Some people believe that if teens can be taught how to use contraception and condoms effectively, that rates of pregnancy and STD infection will be reduced dramatically. It is significant to note that condoms, the hero of the "safe sex" message, provided virtually no protection from STDs.
Will condoms prevent HIV infection, the virus that causes AIDS? While it is better than nothing, the bottom line is that condoms cannot be trusted.
Condoms do not even provide 100% protection for the purpose for which they were designed: prevention of pregnancy. One study from the School of Medicine Family Planning clinic reported that 25% of patients using condoms as birth control conceived over a one-year period. Other studies indicate that the rate of accidental pregnancy from condom-protected intercourse is around 15% with married couples and 36% for unmarried couples.
Condoms are inherently untrustworthy. The FDA allows one in 250 to be defective. Condoms are often stored and shipped at unsafe temperatures which weakens the integrity of the latex rubber causing breaks and ruptures. Condoms will break 8% of the time and slip off 7% of the time. There are just so many pitfalls in condom use that you just can't expect immature teenagers to use them properly. And even if they do, they are still at Risk in addition, programs that emphasize condoms tend to give a false sense of security to sexually active students and make those students who are not having sex feel abnormal. Hardly the desired result!
The list of damages from unmarried adolescent sexual activity is long indeed. Apart from the threat to physical health and fertility, there is damage to family relationships, self-confidence and emotional health, spiritual health, and future economic opportunities due to unplanned pregnancy. Condom-based sex-education does not work.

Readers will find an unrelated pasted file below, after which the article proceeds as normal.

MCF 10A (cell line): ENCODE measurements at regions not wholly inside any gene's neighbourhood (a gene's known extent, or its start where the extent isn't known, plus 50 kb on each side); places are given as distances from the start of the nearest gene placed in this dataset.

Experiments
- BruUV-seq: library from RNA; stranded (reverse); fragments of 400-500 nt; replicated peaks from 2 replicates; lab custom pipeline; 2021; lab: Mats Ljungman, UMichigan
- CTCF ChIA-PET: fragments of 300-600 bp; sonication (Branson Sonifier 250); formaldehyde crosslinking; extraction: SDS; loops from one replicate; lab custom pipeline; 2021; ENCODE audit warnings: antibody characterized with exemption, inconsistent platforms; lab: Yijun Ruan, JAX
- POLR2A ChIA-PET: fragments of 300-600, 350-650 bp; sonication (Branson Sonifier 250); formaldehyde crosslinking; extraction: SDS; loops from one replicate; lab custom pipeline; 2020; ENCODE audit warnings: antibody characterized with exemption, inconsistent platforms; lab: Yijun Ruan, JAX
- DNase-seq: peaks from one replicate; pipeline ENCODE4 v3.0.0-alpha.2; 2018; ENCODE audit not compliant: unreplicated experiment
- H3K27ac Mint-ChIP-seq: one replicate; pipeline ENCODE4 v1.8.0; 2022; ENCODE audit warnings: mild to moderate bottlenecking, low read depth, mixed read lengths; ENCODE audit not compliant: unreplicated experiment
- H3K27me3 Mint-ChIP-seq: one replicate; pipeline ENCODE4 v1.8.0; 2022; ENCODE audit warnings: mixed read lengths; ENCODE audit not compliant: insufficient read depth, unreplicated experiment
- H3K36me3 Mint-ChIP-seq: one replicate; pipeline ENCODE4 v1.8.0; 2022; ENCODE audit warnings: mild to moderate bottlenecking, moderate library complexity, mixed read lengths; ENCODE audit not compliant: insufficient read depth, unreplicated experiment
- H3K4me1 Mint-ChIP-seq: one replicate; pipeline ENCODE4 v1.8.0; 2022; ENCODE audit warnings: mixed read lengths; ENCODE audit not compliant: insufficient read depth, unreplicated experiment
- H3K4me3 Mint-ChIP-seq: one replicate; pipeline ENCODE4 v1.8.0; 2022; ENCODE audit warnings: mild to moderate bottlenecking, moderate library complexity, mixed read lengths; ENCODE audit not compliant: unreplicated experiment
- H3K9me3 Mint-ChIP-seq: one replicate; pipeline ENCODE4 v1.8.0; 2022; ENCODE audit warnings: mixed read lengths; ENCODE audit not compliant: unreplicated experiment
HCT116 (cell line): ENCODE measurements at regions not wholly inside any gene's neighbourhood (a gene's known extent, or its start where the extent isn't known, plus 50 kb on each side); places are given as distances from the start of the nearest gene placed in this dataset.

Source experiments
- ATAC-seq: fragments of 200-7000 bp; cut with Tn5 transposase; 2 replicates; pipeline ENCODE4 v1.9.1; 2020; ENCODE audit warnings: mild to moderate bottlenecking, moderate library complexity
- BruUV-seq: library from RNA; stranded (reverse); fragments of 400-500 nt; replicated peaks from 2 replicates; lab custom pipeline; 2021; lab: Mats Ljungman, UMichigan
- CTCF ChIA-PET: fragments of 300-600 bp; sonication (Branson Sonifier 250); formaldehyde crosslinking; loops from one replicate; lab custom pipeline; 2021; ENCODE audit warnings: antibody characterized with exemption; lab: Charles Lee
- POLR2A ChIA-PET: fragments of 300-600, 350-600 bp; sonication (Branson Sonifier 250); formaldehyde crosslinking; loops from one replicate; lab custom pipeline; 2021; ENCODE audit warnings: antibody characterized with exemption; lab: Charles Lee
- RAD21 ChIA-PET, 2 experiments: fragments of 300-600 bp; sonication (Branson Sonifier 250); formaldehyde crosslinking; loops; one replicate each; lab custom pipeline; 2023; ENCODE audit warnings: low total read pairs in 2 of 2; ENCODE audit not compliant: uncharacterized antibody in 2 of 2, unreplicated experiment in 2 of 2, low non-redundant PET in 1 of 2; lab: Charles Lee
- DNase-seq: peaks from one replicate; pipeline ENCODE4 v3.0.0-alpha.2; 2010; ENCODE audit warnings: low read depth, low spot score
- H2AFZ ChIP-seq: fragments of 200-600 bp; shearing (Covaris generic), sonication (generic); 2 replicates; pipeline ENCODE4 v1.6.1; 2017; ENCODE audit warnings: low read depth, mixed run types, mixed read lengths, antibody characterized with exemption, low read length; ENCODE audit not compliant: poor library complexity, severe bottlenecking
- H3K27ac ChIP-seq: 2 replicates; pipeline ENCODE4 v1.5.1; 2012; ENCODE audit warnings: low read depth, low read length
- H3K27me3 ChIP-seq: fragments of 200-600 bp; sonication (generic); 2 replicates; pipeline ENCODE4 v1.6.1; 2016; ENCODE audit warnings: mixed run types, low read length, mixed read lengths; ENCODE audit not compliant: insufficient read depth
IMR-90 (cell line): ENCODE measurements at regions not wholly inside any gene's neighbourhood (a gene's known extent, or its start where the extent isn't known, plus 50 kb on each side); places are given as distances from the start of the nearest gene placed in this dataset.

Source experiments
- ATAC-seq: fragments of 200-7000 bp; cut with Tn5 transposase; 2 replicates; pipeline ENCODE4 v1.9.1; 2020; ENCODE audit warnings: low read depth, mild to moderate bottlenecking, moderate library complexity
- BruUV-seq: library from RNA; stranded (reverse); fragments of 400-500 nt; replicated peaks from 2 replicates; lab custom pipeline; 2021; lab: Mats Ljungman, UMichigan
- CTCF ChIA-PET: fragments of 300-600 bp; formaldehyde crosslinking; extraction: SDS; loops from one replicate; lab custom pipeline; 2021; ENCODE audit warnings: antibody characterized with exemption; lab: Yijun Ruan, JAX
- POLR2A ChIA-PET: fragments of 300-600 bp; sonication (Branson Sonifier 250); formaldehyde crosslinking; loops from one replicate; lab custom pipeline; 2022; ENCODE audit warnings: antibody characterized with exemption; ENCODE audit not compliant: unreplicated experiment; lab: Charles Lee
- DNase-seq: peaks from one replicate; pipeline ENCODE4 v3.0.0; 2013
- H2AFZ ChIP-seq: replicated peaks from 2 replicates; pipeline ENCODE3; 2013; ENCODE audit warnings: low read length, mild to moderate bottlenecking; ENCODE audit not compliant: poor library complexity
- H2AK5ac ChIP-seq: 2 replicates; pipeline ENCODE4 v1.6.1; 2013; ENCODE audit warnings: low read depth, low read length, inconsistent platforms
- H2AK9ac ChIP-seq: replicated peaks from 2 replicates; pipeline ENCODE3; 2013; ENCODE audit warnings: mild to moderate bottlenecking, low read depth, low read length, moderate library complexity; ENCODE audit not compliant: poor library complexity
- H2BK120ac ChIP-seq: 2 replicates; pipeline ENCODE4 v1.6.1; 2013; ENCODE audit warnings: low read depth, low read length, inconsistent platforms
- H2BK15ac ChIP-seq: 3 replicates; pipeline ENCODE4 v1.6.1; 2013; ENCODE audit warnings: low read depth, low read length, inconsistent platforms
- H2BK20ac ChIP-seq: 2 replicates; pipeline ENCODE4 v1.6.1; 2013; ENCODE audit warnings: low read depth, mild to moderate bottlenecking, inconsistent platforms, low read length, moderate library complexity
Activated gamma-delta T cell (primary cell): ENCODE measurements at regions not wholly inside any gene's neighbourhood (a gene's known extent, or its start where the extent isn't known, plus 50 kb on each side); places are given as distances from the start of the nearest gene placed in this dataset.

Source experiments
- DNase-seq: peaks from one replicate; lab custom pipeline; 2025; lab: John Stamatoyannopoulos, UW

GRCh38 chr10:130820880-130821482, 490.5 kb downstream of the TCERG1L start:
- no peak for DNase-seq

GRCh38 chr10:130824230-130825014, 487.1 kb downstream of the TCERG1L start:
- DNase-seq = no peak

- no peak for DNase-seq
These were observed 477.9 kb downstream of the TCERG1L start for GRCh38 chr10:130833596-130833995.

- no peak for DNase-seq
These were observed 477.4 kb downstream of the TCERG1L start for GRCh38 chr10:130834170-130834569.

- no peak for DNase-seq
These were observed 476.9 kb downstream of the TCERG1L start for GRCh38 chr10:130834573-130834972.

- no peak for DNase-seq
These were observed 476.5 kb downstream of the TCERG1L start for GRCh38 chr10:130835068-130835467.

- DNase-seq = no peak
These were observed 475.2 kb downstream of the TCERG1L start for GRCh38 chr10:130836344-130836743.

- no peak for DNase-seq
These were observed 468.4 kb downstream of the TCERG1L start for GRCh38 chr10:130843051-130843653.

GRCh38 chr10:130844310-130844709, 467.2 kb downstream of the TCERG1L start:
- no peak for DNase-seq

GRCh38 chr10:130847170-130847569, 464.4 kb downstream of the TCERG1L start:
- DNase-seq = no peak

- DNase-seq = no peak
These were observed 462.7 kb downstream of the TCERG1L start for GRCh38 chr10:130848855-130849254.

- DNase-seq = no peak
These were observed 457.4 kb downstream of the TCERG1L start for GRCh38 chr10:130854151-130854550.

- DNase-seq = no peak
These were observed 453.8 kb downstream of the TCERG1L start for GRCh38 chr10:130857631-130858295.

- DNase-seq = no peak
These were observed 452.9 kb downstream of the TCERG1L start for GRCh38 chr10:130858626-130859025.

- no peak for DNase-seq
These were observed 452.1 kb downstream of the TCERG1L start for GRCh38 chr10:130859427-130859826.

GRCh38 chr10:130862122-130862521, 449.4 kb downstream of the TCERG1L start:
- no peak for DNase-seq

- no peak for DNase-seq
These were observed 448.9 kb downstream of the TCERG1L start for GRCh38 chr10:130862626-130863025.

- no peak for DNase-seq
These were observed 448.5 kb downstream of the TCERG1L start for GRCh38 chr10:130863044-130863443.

Saving Sex for Marriage is the Common
Diseases such as chlamydia, human papilloma virus, herpes, hepatitis B, trichomonas, pelvic inflammatory disease, and AIDS have joined syphilis and gonorrhea in just the last 30 years. There is no question that the fruits of the sexual revolution have been devastating. I have also shown how our teenagers are at a greater risk for sexually transmitted diseases than are adults and that sex-education based on condom use is ineffective and misleading. There is only one message that offers health, hope, and joy to today's teenagers. We need to teach single people to save intercourse for marriage.
Sex is a wonderful gift, but if uncontrolled, it has a great capacity for evil as well as good. Our bodies were not made to have multiple sex partners. Almost all risk of STD and out of wedlock pregnancy can be avoided by saving intercourse for marriage. And it can be done.
Delaying intercourse until teens are older is not a naive proposal. Over 50% of the females and 40% of the males ages 15 to 19 have not had intercourse. While not a majority, they are living proof that teens can control their sexual desires. Current condom-based sex-education programs basically teach teenagers that they cannot control their sexual desires, and that they must use condoms to protect themselves. It is not a big leap from teenagers being unable to control their sexual desires to being unable to control their hate, greed, anger, and prejudice. This is not the right message for our teenagers! Teenagers are willing to discipline themselves for things they want and desire and are convinced about. Our teens can also be disciplined in their sexual lives if they have the right information to make logical choices. Saving sex for marriage is the common sense solution. In fact, it is the only solution. We don't hesitate to tell our kids not to use drugs, and most don't. We tell our kids it's unhealthy to smoke, and most do not.
It is normal and healthy not to have sex until marriage. Sexually transmitted diseases are so common that it is not an exaggeration to say that most people who regularly have sex outside of marriage will contract a sexually transmitted disease. Not only is saving sex for marriage the only real hope for sexual health, it is God's design. God has said that our sexuality is to blossom within the confines of a mutually faithful monogamous relationship. What we are seeing today is the natural consequence of disobedience. We need to reeducate our kids not just in what is best, but in what is right and abstinence is right.